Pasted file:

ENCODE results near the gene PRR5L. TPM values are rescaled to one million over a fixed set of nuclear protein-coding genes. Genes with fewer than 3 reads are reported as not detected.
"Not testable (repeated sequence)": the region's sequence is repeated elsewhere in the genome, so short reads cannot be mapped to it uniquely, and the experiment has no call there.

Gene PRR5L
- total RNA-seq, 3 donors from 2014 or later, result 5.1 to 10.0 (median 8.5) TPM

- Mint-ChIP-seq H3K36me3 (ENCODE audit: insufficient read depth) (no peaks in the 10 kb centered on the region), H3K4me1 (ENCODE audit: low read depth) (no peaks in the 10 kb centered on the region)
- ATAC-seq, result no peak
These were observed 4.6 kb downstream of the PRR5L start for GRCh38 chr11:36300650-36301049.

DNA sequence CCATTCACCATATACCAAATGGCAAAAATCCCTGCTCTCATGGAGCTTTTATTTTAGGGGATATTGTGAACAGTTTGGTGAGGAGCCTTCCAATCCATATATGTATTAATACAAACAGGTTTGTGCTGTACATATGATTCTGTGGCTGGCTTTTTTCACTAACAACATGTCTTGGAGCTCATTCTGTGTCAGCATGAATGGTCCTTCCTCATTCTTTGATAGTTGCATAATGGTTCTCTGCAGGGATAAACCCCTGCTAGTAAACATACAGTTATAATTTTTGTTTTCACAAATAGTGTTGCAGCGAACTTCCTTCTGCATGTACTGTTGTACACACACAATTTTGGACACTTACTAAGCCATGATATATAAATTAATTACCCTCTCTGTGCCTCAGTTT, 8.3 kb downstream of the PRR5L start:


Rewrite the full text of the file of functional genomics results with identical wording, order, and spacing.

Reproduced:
ENCODE results near the gene PRR5L. TPM values are rescaled to one million over a fixed set of nuclear protein-coding genes. Genes with fewer than 3 reads are reported as not detected.
"Not testable (repeated sequence)": the region's sequence is repeated elsewhere in the genome, so short reads cannot be mapped to it uniquely, and the experiment has no call there.

Gene PRR5L
- total RNA-seq, 3 donors from 2014 or later, result 5.1 to 10.0 (median 8.5) TPM

- Mint-ChIP-seq H3K36me3 (ENCODE audit: insufficient read depth) (no peaks in the 10 kb centered on the region), H3K4me1 (ENCODE audit: low read depth) (no peaks in the 10 kb centered on the region)
- ATAC-seq, result no peak
These were observed 4.6 kb downstream of the PRR5L start for GRCh38 chr11:36300650-36301049.

DNA sequence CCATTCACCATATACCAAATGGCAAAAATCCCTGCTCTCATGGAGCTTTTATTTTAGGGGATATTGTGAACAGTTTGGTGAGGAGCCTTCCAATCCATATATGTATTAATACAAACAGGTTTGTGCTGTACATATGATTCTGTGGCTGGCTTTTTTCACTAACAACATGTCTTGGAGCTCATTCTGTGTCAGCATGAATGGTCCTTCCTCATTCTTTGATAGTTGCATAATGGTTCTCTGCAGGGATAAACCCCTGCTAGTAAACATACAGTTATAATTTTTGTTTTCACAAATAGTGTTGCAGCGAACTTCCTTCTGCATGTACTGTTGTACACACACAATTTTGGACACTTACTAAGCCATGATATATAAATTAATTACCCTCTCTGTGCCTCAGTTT, 8.3 kb downstream of the PRR5L start: